Most non technical users I know are already paying to much to their ISP here.
Add a reason that can be dressed up as 'security' or 'technical' and average users I know will just wear it.

Re:Conclusion of the report... (1)

lightknight (213164) | more than 2 years ago | (#40140609)

They're already working on it in the US. See Google vs. Oracle, and CISPA.

Re:Conclusion of the report... (1)

lightknight (213164) | more than 2 years ago | (#40140597)

Hmm. DOSing the program with too much data. I like that idea.

Does anyone know (roughly) what their storage capacity is? I mean, just how aggressive do we want this thing to be?

Re:Conclusion of the report... (0)

Anonymous Coward | more than 2 years ago | (#40140537)

Besides the fact that Sweden may not be all that safe (J. Assuage) - who will PAY for ISP's storing all this tripe.
Now if they build this in to inflated ISP prices - like NBN, god help them when porn starts at 33% of the traffic.
I agree - random ISP lookups all day long and random , plausible emails to random names.

If you have an isp with certain unlimited pages or use TOR/Onion your ISP's are going to pay a real and very heavy price for co-operating.
If more than 5% start doing this, that policy will break.

I propose Australian ISP's all store their data in overseas clouds, especially dodgy ones that may go under, like megaupload.
Or set up a subsidiary that transfers all profit overseas, meaning the Tax collected will be *NIL*. Problem solved. There will also be a security risk that overseas entities mine that cloud - producing negative national security. Another hairbrain scheme that assumes things wont change significantly - except for the bad TM guys.

Re:Conclusion of the report... (0)

Anonymous Coward | more than 2 years ago | (#40140559)

Forgot to mention, when the security agencies want the goods , the ISP's refer them to the overseas entity that *owns* the cloud and charges them *FULL* cost recovery based on total storage / # of requests plus the cost of support. That may be a real eye opener.

Odd world you live in (1)

dbIII (701233) | more than 2 years ago | (#40140649)

It appears you think that when law enforcement seizes items for evidence that they pay full retail price for the goods instead of just taking it away. The only "charges" in your example above would be the fines or time served for contempt of court or some sort of obstruction.

Re:Conclusion of the report... (1)

Joce640k (829181) | more than 2 years ago | (#40140797)

I agree - random ISP lookups all day long and random , plausible emails to random names.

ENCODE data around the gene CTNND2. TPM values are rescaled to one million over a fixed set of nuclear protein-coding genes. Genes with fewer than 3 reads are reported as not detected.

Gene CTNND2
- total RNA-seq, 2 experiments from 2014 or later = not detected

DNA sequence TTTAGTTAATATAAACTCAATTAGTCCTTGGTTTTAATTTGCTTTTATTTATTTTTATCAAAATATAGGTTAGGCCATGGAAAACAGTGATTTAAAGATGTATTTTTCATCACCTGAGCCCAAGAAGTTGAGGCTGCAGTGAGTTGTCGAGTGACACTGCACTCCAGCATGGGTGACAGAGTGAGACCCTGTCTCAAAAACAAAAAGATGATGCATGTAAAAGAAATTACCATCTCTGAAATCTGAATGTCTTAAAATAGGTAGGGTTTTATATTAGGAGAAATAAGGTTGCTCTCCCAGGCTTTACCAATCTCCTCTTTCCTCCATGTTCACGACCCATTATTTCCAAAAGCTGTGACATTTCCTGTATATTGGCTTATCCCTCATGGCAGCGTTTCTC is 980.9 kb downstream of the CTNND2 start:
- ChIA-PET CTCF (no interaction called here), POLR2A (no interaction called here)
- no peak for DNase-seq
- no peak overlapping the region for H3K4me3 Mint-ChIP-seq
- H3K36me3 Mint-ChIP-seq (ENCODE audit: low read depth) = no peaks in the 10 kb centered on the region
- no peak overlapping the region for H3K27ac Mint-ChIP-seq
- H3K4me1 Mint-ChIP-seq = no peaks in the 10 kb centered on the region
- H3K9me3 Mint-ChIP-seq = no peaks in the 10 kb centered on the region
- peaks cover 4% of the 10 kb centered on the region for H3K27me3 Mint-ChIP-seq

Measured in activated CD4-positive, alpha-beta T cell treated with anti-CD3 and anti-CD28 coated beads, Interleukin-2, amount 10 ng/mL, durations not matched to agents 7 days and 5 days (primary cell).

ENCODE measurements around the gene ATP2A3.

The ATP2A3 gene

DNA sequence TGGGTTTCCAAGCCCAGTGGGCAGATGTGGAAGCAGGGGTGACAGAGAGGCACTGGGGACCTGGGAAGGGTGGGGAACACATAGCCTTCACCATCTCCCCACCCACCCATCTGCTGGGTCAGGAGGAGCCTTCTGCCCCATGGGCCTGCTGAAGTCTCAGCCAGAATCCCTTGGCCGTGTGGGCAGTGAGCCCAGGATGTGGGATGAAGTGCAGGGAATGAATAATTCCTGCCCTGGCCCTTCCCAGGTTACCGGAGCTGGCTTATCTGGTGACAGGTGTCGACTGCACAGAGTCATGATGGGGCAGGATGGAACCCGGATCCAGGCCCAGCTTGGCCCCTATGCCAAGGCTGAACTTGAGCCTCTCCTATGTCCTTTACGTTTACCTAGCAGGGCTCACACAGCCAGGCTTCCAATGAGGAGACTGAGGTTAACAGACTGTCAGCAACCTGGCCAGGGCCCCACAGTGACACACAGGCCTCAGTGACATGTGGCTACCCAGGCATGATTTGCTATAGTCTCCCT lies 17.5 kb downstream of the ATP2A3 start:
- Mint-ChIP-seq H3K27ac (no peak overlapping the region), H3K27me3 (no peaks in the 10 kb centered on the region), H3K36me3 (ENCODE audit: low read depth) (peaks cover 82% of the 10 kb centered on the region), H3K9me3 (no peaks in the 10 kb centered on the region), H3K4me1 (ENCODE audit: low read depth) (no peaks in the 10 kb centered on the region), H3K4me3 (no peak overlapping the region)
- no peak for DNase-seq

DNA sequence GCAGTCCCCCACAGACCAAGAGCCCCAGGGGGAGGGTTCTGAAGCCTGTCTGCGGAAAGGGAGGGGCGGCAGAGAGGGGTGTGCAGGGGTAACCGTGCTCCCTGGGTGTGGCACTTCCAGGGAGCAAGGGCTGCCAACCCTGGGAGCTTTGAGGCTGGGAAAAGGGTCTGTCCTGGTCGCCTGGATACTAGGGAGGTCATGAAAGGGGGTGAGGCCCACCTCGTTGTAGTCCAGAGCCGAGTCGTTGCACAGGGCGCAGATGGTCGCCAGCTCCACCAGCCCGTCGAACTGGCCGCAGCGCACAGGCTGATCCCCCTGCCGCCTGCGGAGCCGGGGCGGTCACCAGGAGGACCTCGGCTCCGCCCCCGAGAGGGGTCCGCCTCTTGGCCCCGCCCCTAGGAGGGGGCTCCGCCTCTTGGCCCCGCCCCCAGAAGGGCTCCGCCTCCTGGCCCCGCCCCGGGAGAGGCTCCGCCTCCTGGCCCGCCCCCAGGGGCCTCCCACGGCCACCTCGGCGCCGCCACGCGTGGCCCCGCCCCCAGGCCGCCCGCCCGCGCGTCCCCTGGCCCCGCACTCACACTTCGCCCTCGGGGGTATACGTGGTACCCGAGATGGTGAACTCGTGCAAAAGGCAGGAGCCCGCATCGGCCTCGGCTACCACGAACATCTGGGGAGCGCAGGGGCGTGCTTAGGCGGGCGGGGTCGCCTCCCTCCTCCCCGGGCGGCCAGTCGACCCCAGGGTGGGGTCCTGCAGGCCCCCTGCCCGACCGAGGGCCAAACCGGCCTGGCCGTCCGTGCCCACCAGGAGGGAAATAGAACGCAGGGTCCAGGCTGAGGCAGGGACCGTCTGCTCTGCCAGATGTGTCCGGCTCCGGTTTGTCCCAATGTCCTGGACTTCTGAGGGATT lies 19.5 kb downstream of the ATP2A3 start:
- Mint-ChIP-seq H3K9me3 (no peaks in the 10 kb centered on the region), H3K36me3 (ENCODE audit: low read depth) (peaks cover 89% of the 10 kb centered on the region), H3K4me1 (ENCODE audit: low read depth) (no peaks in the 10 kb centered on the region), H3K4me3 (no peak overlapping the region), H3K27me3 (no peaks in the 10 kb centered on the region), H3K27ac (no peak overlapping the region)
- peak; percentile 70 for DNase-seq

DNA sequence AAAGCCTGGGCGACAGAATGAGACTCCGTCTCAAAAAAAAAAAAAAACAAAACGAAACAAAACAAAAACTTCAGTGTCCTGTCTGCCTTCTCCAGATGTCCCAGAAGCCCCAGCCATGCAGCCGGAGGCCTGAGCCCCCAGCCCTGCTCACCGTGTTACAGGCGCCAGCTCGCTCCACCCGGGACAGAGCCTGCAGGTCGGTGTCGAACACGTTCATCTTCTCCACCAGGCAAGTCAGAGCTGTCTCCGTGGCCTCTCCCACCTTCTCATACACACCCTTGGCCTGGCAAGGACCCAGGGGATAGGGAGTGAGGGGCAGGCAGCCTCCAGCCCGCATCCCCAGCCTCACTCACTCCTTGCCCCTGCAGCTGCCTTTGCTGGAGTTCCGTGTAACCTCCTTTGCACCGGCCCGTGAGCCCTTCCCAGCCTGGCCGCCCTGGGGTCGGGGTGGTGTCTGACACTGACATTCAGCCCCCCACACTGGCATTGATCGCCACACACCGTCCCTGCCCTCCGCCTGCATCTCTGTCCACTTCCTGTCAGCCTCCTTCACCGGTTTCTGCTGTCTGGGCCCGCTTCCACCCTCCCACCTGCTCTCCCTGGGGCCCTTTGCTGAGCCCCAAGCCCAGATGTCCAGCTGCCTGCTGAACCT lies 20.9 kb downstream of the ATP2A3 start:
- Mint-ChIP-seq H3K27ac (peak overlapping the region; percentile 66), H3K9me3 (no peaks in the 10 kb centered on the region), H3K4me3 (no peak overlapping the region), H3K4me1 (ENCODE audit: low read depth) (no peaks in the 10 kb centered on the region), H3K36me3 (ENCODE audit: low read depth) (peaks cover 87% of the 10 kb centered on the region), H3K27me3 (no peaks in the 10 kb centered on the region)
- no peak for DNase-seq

Back in the old days, when HTTP was just a twinkle in Tim Berners-Lee's eye, email programs used to randomly add trigger words (eg. 'bomb', 'nsa', 'plutonium') to all outgoing mail then automatically strip it off again at the other end.

I assume it was done as some sort of hacker joke but we should start doing it again. Any sort of government fishing expeditions through user traffic needs to be made completely futile.

Unfortunately most people send their mail via large corporate software so the chances of it happening are null.

How terrible! (0)

Anonymous Coward | more than 2 years ago | (#40140297)

That means spied records of all innocent people are kept almost half as long as they are in the US!

(I mean, officially. You know those records aren't really going anywhere ever)

Money Quote (3, Insightful)

Namarrgon (105036) | more than 2 years ago | (#40140299)

“Crooks and terrorists will just use encryption or secure services to provide nothing but meaningless data - it's Mr or Mrs Average whose lives could be turned upside down by data breaches or bureaucratic spying.”

Now if only that quote had come from the Attorney General, instead of Electronic Frontiers Australia...

What's the problem? (3, Funny)

cheekyjohnson (1873388) | more than 2 years ago | (#40140307)

If you have nothing to hide, you have nothing to fear. Why is your bathroom door shut, anyway? What are you hiding in there?

Re:What's the problem? (2)

ciderbrew (1860166) | more than 2 years ago | (#40140419)

Nothing, come in and enjoy the smell.

Re:What's the problem? (1)

AngryDeuce (2205124) | more than 2 years ago | (#40140977)

Everyone loves their own brand.

Re:What's the problem? (0)

Anonymous Coward | more than 2 years ago | (#40140429)

The door is closed to keep the 2 year old away from my porn mags.

Re:What's the problem? (0)

Anonymous Coward | more than 2 years ago | (#40140459)

Give us your address, so that we can open your regular mail. Dumbass.

Re:What's the problem? (0)

Anonymous Coward | more than 2 years ago | (#40141815)

He agrees with you, dumbfuck. Try reading next time.

Re:What's the problem? (1)

lightknight (213164) | more than 2 years ago | (#40140623)

To which we respond: "Silly, why are you wearing those clothes? Do you have something to hide? Must be drugs / pirated software / Korans. Now off with them, put on some of this baby oil as we get the camera (for your mugshots, and we will be taking a number of them today) ready."

Re:What's the problem? (0)

Anonymous Coward | more than 2 years ago | (#40140663)

To which we respond: "I wouldn't be wearing these clothes either if it weren't for the public decency statutes, this is australia the weathers great. Suncream and smiles all the way. Be gently now big boy.

How could they even begin to do this? (4, Interesting)

Sorthum (123064) | more than 2 years ago | (#40140309)